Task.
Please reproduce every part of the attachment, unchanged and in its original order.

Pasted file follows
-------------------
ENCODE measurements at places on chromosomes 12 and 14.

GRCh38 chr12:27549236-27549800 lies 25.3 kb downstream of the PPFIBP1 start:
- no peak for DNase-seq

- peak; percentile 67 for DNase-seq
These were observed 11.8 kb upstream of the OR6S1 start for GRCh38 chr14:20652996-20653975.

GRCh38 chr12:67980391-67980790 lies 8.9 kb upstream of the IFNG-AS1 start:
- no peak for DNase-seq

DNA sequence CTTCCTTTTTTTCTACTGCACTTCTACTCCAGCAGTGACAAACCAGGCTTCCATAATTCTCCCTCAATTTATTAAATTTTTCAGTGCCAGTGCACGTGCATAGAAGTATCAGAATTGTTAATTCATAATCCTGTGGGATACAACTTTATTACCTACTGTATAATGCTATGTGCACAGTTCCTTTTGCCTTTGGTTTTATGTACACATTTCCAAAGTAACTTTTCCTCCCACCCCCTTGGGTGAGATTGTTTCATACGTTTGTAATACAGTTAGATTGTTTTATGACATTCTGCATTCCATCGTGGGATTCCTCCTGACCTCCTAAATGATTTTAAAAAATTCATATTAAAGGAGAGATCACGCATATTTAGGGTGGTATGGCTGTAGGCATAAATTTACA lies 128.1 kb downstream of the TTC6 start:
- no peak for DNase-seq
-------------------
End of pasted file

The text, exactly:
ENCODE measurements at places on chromosomes 12 and 14.

GRCh38 chr12:27549236-27549800 lies 25.3 kb downstream of the PPFIBP1 start:
- no peak for DNase-seq

- peak; percentile 67 for DNase-seq
These were observed 11.8 kb upstream of the OR6S1 start for GRCh38 chr14:20652996-20653975.

GRCh38 chr12:67980391-67980790 lies 8.9 kb upstream of the IFNG-AS1 start:
- no peak for DNase-seq

DNA sequence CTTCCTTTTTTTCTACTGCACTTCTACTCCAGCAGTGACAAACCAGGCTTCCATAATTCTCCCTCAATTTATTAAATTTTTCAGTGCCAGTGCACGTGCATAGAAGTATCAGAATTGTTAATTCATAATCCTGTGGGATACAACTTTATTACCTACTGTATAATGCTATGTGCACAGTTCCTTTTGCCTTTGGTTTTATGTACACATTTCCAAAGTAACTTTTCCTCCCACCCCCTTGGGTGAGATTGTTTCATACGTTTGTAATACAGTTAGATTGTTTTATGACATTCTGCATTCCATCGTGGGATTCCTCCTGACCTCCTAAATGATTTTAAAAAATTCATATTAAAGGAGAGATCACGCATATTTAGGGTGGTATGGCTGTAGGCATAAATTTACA lies 128.1 kb downstream of the TTC6 start:
- no peak for DNase-seq